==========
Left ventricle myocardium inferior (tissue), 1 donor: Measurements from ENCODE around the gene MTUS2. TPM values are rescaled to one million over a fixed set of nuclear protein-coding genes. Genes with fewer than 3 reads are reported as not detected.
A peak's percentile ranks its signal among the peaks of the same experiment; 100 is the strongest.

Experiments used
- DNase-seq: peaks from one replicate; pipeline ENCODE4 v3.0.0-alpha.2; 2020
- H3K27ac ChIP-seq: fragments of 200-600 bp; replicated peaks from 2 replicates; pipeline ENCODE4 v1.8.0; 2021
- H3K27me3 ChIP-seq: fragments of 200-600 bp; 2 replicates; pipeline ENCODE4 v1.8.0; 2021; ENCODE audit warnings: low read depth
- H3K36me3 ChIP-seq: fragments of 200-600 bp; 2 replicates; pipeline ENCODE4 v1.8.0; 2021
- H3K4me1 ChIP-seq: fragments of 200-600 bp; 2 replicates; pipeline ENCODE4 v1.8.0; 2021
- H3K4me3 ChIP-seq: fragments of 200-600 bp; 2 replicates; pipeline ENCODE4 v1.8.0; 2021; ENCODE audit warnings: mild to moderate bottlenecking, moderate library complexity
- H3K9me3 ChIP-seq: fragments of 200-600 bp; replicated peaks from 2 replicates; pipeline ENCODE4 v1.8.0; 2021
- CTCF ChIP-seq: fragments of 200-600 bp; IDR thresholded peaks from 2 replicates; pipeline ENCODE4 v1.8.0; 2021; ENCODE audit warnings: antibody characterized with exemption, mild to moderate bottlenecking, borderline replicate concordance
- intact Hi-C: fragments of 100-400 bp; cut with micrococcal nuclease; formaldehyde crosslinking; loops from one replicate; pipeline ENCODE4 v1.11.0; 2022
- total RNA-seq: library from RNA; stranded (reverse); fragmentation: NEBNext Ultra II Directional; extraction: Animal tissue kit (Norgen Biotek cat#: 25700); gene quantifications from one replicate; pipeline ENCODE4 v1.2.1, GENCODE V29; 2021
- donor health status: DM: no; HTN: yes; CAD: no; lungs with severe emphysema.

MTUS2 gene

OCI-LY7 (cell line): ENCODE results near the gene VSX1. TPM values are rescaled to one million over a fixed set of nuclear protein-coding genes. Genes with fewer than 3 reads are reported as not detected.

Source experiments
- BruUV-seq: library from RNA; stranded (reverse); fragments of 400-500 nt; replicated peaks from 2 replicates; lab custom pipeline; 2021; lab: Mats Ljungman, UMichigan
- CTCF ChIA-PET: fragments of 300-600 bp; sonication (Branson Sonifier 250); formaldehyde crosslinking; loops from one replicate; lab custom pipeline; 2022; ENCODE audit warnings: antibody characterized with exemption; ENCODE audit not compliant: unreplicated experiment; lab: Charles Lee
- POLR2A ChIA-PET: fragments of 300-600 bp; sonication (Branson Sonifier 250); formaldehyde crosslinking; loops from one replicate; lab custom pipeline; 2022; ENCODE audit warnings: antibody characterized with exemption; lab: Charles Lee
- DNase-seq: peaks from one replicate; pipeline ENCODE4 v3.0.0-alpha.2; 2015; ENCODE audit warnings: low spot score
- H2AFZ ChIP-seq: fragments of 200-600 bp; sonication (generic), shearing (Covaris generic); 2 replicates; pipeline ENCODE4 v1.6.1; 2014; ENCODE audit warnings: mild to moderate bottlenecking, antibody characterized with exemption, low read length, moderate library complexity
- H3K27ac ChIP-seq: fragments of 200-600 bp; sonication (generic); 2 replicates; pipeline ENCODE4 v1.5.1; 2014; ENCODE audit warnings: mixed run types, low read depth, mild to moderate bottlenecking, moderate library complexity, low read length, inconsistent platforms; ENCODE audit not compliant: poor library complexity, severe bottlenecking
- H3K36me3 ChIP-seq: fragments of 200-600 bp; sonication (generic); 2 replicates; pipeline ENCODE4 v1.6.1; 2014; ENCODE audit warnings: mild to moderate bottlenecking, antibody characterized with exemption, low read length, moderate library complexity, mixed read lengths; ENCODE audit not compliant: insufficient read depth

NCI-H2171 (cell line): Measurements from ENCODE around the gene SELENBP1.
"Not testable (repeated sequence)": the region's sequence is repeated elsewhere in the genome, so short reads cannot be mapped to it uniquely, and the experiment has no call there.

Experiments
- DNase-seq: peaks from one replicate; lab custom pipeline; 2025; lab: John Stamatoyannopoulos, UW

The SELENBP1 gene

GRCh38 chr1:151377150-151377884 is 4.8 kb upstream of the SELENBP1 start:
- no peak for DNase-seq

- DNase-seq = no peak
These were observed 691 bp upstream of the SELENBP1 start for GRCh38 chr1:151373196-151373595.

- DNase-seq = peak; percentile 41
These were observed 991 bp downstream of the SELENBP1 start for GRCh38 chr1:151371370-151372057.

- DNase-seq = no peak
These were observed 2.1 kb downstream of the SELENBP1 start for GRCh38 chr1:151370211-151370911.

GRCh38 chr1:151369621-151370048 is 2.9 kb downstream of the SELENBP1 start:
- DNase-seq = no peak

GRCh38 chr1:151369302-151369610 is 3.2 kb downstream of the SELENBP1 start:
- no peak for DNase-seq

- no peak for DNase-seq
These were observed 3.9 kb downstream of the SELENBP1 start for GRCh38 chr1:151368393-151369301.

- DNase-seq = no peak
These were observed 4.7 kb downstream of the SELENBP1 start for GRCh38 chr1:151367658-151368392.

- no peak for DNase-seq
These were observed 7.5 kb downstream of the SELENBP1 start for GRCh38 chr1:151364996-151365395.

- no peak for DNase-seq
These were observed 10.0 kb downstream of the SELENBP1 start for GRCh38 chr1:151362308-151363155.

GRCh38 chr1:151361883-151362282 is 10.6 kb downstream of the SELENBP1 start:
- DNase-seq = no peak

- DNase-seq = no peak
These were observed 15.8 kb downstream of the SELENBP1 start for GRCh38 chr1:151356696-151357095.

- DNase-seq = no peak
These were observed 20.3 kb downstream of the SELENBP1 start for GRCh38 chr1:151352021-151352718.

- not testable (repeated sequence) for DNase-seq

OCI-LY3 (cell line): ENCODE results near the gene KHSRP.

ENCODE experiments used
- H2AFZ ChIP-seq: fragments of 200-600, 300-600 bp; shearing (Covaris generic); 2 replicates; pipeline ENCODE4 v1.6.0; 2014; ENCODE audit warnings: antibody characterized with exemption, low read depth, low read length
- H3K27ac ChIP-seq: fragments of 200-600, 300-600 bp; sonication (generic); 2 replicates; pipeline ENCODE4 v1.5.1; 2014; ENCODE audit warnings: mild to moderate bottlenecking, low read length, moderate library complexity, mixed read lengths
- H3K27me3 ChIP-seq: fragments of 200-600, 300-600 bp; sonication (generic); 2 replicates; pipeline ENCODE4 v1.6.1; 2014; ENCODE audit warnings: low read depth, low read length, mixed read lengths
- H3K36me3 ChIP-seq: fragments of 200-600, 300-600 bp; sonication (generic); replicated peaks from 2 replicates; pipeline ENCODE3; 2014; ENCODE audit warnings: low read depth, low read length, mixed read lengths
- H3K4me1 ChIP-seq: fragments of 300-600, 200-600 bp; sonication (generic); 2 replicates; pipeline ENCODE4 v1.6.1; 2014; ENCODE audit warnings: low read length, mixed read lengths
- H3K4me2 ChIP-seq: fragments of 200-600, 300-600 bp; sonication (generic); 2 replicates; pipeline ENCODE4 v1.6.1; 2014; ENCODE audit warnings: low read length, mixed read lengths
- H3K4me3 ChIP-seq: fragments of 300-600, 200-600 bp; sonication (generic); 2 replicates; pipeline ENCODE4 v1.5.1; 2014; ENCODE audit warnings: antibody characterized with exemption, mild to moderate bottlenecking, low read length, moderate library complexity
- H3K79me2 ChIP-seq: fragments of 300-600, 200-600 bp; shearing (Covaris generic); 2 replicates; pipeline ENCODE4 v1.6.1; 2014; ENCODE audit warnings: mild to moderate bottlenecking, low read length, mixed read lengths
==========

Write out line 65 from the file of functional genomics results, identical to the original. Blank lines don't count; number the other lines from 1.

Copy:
- H3K4me3 ChIP-seq: fragments of 300-600, 200-600 bp; sonication (generic); 2 replicates; pipeline ENCODE4 v1.5.1; 2014; ENCODE audit warnings: antibody characterized with exemption, mild to moderate bottlenecking, low read length, moderate library complexity